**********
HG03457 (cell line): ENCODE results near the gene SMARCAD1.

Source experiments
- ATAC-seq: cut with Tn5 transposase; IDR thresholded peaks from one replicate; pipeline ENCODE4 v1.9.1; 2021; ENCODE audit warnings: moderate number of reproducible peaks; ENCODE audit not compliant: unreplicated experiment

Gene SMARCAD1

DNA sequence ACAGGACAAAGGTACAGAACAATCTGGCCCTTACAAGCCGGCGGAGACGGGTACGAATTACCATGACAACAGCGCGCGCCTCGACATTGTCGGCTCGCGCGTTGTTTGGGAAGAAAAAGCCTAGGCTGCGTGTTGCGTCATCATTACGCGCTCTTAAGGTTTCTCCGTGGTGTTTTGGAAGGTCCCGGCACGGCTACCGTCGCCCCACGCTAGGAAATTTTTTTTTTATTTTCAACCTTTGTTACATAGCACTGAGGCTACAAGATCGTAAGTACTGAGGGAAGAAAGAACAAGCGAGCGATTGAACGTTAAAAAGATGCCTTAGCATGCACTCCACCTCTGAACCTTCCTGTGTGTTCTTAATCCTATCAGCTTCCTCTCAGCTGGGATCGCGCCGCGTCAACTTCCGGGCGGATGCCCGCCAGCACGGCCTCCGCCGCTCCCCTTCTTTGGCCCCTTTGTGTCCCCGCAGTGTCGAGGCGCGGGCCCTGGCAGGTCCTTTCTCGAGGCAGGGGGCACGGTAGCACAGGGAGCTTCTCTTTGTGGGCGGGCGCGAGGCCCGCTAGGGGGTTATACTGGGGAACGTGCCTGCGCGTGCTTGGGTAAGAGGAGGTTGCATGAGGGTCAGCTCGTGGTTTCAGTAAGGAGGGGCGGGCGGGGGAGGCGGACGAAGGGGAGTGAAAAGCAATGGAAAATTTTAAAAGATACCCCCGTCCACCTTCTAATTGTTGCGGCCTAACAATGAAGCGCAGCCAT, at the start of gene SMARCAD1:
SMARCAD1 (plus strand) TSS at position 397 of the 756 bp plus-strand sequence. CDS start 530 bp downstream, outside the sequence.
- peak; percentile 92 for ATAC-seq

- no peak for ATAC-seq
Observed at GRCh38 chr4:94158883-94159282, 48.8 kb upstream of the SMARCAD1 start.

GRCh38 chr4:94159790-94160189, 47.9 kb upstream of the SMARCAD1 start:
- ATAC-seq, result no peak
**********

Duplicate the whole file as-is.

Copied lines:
HG03457 (cell line): ENCODE results near the gene SMARCAD1.

Source experiments
- ATAC-seq: cut with Tn5 transposase; IDR thresholded peaks from one replicate; pipeline ENCODE4 v1.9.1; 2021; ENCODE audit warnings: moderate number of reproducible peaks; ENCODE audit not compliant: unreplicated experiment

Gene SMARCAD1

DNA sequence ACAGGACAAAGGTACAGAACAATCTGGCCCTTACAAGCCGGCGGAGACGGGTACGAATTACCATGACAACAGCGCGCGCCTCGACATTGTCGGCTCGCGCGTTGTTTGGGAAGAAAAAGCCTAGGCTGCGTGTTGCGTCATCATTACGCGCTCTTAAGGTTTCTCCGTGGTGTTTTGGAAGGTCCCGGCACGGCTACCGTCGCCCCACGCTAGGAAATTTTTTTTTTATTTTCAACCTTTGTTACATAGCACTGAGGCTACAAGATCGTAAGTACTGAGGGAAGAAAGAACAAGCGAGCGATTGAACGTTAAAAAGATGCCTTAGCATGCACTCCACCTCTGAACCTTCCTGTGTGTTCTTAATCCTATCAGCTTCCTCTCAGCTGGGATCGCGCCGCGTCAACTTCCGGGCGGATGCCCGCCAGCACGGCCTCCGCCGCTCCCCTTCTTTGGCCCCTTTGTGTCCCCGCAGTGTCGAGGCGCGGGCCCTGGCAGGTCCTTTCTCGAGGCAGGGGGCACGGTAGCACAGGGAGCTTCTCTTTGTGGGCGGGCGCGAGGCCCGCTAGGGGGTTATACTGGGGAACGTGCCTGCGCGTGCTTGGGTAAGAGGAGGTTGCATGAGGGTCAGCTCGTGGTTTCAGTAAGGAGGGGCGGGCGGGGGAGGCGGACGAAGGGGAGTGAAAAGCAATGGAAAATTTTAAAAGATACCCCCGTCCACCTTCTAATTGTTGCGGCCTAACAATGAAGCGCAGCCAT, at the start of gene SMARCAD1:
SMARCAD1 (plus strand) TSS at position 397 of the 756 bp plus-strand sequence. CDS start 530 bp downstream, outside the sequence.
- peak; percentile 92 for ATAC-seq

- no peak for ATAC-seq
Observed at GRCh38 chr4:94158883-94159282, 48.8 kb upstream of the SMARCAD1 start.

GRCh38 chr4:94159790-94160189, 47.9 kb upstream of the SMARCAD1 start:
- ATAC-seq, result no peak